fi
else
echo "The $VAR is less than 10"
fi


The if elif statement
The if elif statement is used to evaluate multiple conditions. The first condition starts with the if block and the other conditions are followed by the elif keyword. Let’s consider the previous variable number example and implement the if elif statement in our bash script. The eq is used as an equal operator.

#!/bin/bash
VAR=20
#declaring the if condition
if [[ $VAR -eq 1 ]]
then
echo "The variable value is equal to 1 "
elif [[ $VAR -eq 2 ]]
then
echo "The variable value is equal to 2 "
elif [[ $VAR -eq 3 ]]
then
echo "The variable value is equal to 2 "
elif [[ $VAR -gt 5 ]]
then
echo "The variable value is greater than 5 "
fi


2. Looping
Loops are the essential and fundamental part of any programming language. Unlike, the other programming languages, the loops are also used in Bash to perform a task repeatedly until the given condition is true. The loops are iterative, they are a great tool for automation of similar types of tasks. The for loop, while loop, and until loop is used in Bash.
Let’s discuss these loops one by one.

The while loop
The while loop executes the same statements or commands repeatedly. It evaluates the condition, and run the statements or commands until the condition is true.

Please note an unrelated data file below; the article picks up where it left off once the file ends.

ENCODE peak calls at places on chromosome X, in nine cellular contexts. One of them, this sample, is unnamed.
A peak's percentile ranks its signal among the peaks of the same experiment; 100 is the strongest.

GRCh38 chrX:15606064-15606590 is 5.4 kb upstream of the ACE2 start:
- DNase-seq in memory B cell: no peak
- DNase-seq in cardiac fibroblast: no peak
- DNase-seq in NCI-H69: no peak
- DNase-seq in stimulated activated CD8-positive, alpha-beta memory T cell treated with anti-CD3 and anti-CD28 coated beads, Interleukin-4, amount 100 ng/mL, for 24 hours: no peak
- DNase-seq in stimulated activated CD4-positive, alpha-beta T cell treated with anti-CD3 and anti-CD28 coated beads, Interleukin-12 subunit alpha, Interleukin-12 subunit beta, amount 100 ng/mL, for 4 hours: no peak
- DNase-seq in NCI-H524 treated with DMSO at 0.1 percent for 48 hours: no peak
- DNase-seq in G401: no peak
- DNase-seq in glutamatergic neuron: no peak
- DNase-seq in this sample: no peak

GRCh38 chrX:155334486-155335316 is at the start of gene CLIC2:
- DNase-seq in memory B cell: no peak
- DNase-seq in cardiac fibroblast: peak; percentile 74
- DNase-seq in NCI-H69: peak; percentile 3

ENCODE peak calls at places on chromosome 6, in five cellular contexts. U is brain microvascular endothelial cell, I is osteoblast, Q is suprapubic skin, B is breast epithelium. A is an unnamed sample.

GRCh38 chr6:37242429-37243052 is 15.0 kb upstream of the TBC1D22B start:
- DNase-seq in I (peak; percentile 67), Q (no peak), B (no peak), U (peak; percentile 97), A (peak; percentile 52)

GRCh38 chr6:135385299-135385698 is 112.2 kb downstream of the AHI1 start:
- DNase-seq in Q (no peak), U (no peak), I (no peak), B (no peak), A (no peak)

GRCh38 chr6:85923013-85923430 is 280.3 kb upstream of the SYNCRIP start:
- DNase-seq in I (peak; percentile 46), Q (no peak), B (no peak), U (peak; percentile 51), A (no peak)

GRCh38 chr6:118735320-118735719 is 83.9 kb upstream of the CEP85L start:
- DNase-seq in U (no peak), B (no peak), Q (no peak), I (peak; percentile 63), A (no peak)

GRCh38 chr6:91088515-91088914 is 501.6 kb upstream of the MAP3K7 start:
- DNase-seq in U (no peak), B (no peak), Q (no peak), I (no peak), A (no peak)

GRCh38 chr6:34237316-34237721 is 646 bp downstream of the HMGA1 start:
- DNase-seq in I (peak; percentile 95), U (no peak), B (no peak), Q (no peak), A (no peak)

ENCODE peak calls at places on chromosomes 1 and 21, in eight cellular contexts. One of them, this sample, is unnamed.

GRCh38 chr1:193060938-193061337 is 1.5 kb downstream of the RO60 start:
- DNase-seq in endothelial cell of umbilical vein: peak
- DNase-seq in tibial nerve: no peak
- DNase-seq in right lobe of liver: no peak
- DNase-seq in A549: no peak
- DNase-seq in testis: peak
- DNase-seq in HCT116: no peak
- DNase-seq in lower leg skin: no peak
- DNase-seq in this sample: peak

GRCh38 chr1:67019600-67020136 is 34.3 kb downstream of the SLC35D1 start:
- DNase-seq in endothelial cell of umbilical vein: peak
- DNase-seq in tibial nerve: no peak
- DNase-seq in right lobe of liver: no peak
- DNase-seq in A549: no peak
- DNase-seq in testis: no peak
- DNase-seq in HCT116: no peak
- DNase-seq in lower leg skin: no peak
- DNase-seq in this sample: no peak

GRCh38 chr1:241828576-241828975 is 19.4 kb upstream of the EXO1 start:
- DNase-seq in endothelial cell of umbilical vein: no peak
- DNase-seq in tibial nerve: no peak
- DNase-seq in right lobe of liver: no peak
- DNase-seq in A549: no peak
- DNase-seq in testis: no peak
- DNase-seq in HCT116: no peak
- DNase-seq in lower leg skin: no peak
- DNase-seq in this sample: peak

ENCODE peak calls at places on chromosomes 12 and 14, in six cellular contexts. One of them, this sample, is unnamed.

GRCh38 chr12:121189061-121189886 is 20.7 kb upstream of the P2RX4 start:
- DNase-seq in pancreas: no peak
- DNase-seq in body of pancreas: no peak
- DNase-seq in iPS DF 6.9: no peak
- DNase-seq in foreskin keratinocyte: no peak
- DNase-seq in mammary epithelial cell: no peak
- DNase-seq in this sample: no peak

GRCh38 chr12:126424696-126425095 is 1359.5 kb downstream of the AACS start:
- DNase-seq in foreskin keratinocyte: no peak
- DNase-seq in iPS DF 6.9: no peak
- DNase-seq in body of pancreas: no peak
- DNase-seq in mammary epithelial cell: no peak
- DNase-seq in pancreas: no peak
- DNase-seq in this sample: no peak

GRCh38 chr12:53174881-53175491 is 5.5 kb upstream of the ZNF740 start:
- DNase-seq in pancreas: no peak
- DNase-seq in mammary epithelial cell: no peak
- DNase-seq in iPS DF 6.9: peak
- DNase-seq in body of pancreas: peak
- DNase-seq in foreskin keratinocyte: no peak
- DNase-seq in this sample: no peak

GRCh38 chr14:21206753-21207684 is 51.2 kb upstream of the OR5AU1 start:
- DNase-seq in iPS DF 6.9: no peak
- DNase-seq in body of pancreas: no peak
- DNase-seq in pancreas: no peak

This is the basic syntax of using a while loop in Bash.

While [ condition or test expression ]
do
statements
done

Let’s implement the while loop in our script.sh file. We have a variable VAR whose value is equal to zero. In the while loop, we have put a condition, that the loop should run until the value of the VAR is less than 20. The variable value is incremented by 1 after each iteration. So, in this case, the loop will start executing until the variable value is less than 20.

#!/bin/bash
VAR=0
while [ $VAR -lt 20 ]
do
echo "The current value of variable is $VAR"
#incrementing the value by 1 in VAR
VAR=$((VAR+1))
done


The for loop
The for loop is the most commonly used loop in every programming language. It is used to execute the iterative task. It is the best way to perform repetitive tasks. Let’s declare the for loop in our script.sh file and use it for performing a repetitive task.

#!/bin/bash
VAR=0
for (( i==0; i<20; i++ ))
do
echo "Hello and welcome to the linuxhint"
#incrementing the variable i